Best Practices for Travel and Hospitality brands
May 20, 2021 • 3 minute read

3 Best Practices for Travel and Hospitality brands to thrive in the new normal

With travel restrictions decreasing and consumers feeling more comfortable leaving their homes, this summer will see a rebound in traffic after a year-long hibernation. Hotels, airlines, and tourist destinations are currently preparing for this resurgence– without actually knowing the volume that it will bring. 

According to new research by Zapwater Communications, 65% of Americans are looking forward to traveling again, both internationally and domestically. In addition, 39% are hoping to travel within the first six months after travel restrictions are lifted. However, it’s impossible to know what these brands should expect.

The pandemic resulted in many of these businesses having to lay off or furlough employees. Will this summer mark a full return to normal operations? Or should hotels and airlines continue to be cautious?

Not to mention, as consumers flock back to their regular vacation plans, brands have a key opportunity to create lasting loyalty for years to come. High expectations and a hiatus from adventure means that customers expect travel and hospitality businesses to be operating at optimal efficiency. 

How can brands be prepared for the dramatic (yet unpredictable) shift in demand while maintaining high quality customer experience? We put together three best practices to help guide brands as they navigate this transition period. 

Scalable operations

The ability to scale operations through the use of technology ensures that volume spikes and drops can be handled without compromising customer experience. Conversational AI applications can handle an unlimited number of customers, which means that operations can scale without having to immediately hire additional agents. 

The key to this working, however, is by offering self-service operations that are able to help customers solve the queries effortlessly. If the application is simply acting as a directing service, then agents will still be overloaded by additional volume, and customers will still have to wait in long queues.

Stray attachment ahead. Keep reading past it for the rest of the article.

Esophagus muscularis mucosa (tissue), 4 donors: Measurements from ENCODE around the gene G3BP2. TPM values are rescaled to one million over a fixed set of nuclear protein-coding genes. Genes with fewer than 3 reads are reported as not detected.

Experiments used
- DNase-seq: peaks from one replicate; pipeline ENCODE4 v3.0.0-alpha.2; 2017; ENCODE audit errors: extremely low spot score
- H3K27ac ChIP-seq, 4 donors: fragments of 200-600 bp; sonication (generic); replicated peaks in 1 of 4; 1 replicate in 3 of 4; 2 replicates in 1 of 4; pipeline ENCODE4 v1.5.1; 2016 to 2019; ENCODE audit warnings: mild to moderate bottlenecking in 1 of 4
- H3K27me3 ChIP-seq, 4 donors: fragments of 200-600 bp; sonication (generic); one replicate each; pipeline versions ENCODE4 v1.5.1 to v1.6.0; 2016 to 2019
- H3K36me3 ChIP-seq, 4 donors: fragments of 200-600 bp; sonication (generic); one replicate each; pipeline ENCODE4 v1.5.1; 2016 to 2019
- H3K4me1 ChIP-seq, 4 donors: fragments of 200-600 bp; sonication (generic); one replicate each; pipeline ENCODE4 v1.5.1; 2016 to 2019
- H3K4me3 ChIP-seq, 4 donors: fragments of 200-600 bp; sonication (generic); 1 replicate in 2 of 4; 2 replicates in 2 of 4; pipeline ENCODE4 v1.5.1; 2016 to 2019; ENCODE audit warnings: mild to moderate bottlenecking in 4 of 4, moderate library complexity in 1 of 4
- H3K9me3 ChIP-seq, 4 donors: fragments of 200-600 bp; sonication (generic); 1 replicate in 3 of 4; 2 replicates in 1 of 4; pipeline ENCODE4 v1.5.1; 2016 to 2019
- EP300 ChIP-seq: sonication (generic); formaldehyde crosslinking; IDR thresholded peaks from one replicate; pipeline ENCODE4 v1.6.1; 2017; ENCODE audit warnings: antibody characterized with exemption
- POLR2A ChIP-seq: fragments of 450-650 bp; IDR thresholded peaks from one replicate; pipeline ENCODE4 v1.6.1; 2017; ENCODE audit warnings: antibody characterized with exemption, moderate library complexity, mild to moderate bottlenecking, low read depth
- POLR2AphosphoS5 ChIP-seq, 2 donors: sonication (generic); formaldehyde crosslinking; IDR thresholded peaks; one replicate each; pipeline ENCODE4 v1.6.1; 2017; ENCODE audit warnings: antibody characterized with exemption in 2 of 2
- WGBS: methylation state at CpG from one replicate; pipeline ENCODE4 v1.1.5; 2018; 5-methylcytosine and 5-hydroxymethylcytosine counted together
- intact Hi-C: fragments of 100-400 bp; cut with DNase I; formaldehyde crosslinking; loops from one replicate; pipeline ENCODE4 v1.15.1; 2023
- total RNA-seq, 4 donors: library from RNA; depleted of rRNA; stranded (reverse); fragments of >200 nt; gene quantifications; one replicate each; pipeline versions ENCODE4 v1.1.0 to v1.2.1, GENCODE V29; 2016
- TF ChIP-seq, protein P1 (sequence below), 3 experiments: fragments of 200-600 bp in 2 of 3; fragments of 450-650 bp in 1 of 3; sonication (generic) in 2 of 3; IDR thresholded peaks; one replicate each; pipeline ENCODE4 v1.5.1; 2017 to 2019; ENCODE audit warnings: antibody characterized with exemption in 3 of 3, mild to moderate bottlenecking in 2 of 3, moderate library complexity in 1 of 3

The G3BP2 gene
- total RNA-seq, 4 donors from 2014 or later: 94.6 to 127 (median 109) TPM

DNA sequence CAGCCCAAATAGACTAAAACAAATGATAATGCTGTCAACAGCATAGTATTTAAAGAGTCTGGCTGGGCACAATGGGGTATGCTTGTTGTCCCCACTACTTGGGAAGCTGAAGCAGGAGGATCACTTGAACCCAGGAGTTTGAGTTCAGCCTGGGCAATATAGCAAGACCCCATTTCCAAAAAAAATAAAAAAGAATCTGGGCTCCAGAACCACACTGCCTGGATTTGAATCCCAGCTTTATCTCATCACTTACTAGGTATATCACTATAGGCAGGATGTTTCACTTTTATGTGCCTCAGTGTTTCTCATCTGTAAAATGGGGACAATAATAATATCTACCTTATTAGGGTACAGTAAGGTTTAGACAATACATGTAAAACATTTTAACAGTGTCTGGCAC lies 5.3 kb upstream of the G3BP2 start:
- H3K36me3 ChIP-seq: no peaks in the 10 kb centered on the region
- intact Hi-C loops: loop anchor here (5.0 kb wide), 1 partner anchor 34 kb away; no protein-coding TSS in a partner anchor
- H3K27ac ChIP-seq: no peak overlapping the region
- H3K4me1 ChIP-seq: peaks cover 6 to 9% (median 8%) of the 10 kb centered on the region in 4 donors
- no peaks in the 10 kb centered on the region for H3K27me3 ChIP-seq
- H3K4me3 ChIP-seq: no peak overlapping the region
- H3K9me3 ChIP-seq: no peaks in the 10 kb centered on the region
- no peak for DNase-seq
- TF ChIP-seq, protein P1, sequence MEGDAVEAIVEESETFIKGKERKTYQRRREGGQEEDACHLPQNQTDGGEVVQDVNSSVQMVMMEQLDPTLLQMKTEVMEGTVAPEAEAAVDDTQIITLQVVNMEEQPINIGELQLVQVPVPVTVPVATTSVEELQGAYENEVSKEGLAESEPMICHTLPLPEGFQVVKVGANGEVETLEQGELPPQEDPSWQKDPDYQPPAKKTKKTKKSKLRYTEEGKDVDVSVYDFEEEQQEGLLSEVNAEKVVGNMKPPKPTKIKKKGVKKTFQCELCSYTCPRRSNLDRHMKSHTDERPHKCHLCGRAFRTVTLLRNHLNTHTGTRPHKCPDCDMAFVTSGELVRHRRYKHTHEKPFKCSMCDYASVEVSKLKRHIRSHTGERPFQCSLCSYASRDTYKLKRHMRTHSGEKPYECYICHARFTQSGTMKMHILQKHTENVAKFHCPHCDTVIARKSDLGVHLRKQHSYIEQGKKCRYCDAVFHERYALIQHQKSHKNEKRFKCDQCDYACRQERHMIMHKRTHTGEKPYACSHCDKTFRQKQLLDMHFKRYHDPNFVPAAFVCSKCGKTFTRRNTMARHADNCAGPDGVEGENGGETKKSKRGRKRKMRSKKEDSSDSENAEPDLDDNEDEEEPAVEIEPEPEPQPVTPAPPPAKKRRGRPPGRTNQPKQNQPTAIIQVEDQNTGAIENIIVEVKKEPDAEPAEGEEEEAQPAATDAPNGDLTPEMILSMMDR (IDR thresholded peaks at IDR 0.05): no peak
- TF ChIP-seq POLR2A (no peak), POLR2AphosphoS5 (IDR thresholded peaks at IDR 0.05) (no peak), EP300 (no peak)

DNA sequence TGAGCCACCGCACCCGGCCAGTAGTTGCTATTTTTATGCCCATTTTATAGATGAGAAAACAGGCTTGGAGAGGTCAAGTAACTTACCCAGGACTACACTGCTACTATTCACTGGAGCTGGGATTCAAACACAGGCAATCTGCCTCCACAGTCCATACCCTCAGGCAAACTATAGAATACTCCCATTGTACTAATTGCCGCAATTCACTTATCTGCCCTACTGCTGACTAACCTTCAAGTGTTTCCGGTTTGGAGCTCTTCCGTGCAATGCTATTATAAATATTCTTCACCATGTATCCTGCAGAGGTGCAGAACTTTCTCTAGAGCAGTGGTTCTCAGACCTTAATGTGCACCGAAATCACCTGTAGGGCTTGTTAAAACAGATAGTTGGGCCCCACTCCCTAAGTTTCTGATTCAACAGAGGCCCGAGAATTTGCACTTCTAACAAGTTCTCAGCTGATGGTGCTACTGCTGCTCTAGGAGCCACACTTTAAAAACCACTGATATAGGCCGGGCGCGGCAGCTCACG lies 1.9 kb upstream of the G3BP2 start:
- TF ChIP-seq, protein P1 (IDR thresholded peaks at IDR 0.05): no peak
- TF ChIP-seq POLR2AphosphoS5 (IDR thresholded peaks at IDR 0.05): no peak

Reduce Employee Effort

Agent experience is directly correlated with customer experience. Therefore, reducing employee effort reduces customer effort, which equals greater customer satisfaction. Characteristics of bad customer service, like long waiting times, unknowledgeable agents, and multiple transfers can be eliminated with the right technology. 

For example, AI applications can speed up the path to resolution for agents and customers by surfacing relevant information and guidance for an adviser before they ever answer a call. Through agent augmentation strategies, AI solutions can immediately deliver CRM and historic data about a customer to an agent, so that they’re ready to provide a more contextual conversation. This results in faster, more direct, and productive conversations between agents and customers. 

Streamlined communication

To keep customer experience high with unpredictable volume, companies can leverage several strategies to streamline communication flows to handle higher volume. 

By evaluating the customer journey, specifically the short-term customer journey during the transition back to regular volume, brands can understand what customers are most frequently calling about. With this information, they can create a “golden path” to FAQs to reduce volume that can be otherwise served. This is an example of proactive communication. 

Brands can also streamline communication by understanding the most frequented conversation flows, and optimizing them for faster resolutions and decreased average handling times. 

The travel and hospitality industry can still thrive despite unpredictable customer volumes. By capitalizing on this time to demonstrate great customer experiences, brands can create a lasting impression and reach a new normal in their business. To learn more about customer preferences in travel, see our research.

Want to learn more? Let’s talk.